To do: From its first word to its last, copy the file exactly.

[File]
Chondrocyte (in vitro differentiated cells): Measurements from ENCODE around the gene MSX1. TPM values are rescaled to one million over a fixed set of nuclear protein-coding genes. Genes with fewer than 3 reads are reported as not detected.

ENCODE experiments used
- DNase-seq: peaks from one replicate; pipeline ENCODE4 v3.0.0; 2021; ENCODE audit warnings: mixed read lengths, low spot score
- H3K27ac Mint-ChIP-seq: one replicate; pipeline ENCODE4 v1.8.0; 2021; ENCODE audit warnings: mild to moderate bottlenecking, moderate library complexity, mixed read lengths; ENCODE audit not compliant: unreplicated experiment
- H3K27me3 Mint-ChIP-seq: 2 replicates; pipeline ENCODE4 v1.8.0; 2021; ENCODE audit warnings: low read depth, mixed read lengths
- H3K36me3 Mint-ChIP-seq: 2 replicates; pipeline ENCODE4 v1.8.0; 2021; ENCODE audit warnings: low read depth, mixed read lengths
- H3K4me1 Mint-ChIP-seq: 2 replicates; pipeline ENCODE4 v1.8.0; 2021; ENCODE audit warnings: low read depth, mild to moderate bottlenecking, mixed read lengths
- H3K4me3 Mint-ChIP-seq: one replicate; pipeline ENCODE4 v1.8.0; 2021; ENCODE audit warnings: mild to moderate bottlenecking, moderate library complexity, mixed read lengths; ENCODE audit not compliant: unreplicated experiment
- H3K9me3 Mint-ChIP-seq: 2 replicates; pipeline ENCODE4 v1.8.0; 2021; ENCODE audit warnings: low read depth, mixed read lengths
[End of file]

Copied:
Chondrocyte (in vitro differentiated cells): Measurements from ENCODE around the gene MSX1. TPM values are rescaled to one million over a fixed set of nuclear protein-coding genes. Genes with fewer than 3 reads are reported as not detected.

ENCODE experiments used
- DNase-seq: peaks from one replicate; pipeline ENCODE4 v3.0.0; 2021; ENCODE audit warnings: mixed read lengths, low spot score
- H3K27ac Mint-ChIP-seq: one replicate; pipeline ENCODE4 v1.8.0; 2021; ENCODE audit warnings: mild to moderate bottlenecking, moderate library complexity, mixed read lengths; ENCODE audit not compliant: unreplicated experiment
- H3K27me3 Mint-ChIP-seq: 2 replicates; pipeline ENCODE4 v1.8.0; 2021; ENCODE audit warnings: low read depth, mixed read lengths
- H3K36me3 Mint-ChIP-seq: 2 replicates; pipeline ENCODE4 v1.8.0; 2021; ENCODE audit warnings: low read depth, mixed read lengths
- H3K4me1 Mint-ChIP-seq: 2 replicates; pipeline ENCODE4 v1.8.0; 2021; ENCODE audit warnings: low read depth, mild to moderate bottlenecking, mixed read lengths
- H3K4me3 Mint-ChIP-seq: one replicate; pipeline ENCODE4 v1.8.0; 2021; ENCODE audit warnings: mild to moderate bottlenecking, moderate library complexity, mixed read lengths; ENCODE audit not compliant: unreplicated experiment
- H3K9me3 Mint-ChIP-seq: 2 replicates; pipeline ENCODE4 v1.8.0; 2021; ENCODE audit warnings: low read depth, mixed read lengths